Stop Infant Formula Marketing in Healthcare Facilities
Useful Links and Resources
U.S. Government Links
See: Action 6. “Ensure that the marketing of infant formula is conducted in a way that minimizes its negative impacts on exclusive breastfeeding.”
See: MICH-21, Breastfeeding stats and targets.
- Centers for Disease Control and Prevention, National Survey of Maternity Care Practices in Infant Nutrition and Care (mPINC), 2009.
See: Table 5.2a: Distribution of infant formula discharge packs by facility type, size, NICU level, and region.
Talking Points and Information about Formula Marketing and Breastfeeding Advocacy
- Ban the Bags, Massachusetts Breastfeeding Coalition’s national campaign to stop formula company marketing in maternity hospitals. See Ban the Bags’ helpful tool kit.
- Berkeley Media Studies Group/California WIC Association. Useful ideas about how to frame breastfeeding advocacy: “Making the case for breastfeeding: The health argument isn't enough”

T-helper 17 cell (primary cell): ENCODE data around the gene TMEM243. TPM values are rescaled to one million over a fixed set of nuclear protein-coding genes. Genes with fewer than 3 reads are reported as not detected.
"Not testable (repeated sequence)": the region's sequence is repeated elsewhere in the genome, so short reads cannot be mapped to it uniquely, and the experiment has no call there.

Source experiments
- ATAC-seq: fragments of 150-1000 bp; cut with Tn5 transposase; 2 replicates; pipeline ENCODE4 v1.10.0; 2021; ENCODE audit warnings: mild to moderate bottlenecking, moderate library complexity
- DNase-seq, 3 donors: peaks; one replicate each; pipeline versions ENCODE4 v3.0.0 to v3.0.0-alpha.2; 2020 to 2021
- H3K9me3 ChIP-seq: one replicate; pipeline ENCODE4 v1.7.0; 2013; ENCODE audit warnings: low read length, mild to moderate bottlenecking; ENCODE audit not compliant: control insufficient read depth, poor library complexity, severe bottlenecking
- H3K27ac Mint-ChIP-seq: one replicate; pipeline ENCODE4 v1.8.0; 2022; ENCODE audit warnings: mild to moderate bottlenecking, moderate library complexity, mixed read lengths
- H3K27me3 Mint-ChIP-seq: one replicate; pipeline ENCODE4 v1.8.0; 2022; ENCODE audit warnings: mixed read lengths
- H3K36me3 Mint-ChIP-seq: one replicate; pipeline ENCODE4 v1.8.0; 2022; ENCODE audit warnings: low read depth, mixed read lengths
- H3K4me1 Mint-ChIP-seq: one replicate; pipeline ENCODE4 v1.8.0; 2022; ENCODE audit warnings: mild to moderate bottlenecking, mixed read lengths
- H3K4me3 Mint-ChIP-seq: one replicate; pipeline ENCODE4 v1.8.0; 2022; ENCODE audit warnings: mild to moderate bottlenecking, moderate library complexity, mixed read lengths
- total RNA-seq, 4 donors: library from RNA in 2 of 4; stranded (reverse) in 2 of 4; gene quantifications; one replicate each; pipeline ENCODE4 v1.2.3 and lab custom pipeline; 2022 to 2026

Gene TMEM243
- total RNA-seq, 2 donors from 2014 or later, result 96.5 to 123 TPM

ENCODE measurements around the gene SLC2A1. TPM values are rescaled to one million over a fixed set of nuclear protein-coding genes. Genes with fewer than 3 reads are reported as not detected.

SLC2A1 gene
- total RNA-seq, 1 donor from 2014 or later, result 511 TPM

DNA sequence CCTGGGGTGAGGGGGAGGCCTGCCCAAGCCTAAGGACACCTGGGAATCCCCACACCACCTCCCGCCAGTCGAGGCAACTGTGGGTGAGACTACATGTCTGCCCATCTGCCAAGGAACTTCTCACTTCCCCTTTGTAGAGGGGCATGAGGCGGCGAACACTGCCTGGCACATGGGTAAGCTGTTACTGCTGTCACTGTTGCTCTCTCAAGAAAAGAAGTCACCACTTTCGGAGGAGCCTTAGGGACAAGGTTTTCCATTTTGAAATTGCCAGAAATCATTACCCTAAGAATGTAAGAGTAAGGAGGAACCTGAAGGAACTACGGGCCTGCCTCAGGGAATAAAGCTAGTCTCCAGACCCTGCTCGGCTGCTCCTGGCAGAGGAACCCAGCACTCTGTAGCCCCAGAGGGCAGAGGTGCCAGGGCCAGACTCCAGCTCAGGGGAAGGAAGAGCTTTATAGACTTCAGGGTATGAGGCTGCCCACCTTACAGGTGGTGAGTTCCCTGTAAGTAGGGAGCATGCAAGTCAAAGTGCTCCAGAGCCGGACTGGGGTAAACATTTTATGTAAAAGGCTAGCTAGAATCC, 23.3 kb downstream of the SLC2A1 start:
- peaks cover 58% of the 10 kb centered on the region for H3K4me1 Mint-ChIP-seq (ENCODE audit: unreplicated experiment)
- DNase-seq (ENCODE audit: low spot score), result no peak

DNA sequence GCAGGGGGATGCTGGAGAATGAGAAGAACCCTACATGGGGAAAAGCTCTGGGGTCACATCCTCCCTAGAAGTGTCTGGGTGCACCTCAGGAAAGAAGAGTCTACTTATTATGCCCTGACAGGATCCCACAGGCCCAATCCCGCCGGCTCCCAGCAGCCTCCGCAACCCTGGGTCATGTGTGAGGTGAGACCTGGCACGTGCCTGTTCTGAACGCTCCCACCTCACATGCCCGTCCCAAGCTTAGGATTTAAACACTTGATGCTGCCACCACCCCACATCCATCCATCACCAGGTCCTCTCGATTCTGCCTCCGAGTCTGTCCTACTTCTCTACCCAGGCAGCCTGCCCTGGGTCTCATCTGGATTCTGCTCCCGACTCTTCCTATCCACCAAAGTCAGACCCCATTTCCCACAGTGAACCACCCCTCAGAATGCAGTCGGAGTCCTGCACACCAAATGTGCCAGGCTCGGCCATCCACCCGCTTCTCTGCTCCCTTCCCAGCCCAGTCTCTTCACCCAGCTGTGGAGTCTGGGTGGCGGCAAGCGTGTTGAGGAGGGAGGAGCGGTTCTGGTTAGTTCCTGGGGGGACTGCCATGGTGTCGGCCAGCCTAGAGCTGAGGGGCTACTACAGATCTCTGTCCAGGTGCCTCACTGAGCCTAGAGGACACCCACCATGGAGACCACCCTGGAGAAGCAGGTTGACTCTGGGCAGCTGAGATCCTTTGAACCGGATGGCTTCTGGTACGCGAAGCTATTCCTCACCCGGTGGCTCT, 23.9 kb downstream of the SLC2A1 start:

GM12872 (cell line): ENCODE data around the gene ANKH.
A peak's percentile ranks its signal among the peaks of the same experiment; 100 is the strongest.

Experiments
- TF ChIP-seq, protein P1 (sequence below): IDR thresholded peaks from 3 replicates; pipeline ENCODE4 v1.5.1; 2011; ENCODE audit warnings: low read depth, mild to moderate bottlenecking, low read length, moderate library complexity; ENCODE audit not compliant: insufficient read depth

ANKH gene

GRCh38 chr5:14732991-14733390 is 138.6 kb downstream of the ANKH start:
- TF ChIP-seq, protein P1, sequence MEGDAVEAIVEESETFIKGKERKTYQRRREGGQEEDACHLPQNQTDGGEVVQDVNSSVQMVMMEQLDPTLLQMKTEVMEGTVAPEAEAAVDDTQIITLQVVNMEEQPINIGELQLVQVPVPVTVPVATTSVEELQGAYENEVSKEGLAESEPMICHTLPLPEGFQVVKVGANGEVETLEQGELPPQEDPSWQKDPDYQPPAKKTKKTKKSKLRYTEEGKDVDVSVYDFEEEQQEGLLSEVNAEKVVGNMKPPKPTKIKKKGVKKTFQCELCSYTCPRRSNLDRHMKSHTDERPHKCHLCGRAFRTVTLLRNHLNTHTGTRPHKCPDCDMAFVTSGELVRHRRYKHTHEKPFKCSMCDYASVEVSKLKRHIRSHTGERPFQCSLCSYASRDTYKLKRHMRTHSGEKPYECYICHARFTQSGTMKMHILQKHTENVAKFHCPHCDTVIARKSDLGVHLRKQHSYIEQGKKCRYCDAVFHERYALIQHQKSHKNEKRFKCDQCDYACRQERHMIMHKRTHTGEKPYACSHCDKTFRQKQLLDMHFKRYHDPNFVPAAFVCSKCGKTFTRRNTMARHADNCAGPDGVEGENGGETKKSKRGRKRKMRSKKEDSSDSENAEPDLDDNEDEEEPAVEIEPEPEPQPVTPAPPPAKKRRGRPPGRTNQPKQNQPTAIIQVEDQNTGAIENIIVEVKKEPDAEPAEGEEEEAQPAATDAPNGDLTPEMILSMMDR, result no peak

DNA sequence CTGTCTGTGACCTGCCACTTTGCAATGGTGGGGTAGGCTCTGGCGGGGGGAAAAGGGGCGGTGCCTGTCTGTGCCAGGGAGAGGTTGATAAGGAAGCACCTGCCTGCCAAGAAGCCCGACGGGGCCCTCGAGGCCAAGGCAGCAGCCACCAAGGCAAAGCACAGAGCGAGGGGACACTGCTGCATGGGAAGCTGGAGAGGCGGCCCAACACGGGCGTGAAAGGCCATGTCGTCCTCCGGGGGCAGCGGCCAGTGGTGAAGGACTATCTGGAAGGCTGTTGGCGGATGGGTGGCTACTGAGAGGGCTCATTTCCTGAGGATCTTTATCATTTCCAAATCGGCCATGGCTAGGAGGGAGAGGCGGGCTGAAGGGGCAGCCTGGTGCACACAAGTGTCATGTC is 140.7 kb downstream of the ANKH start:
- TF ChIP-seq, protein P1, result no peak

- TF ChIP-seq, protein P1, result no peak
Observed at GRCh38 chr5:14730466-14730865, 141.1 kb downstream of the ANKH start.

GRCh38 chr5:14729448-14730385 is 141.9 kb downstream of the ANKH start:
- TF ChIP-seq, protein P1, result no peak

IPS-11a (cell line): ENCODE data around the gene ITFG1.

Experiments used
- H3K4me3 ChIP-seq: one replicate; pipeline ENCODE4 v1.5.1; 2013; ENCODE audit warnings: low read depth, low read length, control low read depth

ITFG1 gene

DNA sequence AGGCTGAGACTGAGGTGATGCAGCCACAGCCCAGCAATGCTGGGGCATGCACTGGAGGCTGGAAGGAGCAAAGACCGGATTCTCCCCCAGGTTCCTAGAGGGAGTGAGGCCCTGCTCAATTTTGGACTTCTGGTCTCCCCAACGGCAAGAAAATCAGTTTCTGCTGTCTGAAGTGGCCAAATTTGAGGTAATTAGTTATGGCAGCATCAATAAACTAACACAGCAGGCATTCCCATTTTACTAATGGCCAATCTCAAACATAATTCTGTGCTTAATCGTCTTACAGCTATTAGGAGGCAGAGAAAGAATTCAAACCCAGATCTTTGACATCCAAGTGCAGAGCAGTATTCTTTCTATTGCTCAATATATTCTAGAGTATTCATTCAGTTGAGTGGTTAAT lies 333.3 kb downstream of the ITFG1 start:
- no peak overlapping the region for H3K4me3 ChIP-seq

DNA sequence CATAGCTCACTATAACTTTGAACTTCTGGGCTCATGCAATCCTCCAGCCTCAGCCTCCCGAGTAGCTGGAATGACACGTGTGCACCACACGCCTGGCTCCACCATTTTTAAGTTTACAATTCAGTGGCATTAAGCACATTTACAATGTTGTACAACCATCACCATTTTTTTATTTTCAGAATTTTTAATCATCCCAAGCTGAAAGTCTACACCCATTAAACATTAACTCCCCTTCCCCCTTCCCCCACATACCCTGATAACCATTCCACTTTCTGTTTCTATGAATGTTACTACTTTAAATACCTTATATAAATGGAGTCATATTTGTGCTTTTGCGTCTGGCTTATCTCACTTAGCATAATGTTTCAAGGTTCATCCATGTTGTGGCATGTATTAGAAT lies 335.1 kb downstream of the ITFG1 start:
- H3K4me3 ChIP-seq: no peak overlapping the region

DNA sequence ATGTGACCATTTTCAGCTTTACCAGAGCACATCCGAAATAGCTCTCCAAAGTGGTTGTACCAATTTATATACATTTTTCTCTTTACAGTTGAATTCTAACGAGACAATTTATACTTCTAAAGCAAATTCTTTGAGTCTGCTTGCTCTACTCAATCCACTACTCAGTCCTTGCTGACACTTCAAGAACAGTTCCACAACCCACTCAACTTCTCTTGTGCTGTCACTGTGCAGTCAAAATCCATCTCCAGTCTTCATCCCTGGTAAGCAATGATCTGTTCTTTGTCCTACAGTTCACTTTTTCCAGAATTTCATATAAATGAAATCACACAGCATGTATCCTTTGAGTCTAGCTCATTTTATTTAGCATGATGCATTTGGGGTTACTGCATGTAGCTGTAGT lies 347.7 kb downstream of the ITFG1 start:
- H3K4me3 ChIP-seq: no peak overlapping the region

- Best for Babes Foundation, “What are the Booby Traps?”
- The Centers for Disease Control and Prevention Guide to Breastfeeding Interventions. In particular, read, “Countermarketing and the WHO International Code.”
Major Public Health and Healthcare Provider Organizations’ Statements on Breastfeeding
American Academy of Pediatrics Section on Breastfeeding. (2012). Breastfeeding and the Use of Human Milk. Pediatrics, 129(3), e827-e841.
American College of Obstetricians and Gynecologists. (2007). Breastfeeding: Maternal and Infant Aspects. ACOG Clinical Review, 12(1), 1S-16S.
American Association of Family Physicians. 2008. Breastfeeding, Family Physicians Supporting (Position Paper).
- World Health Organization
World Health Organization. (2001). Global Strategy for Infant and Young Child Feeding.
World Health Organization. (1981). International Code of Marketing of Breast-milk Substitutes.
United Nations Children’s Fund. (1999). Breastfeeding: foundation for a healthy future.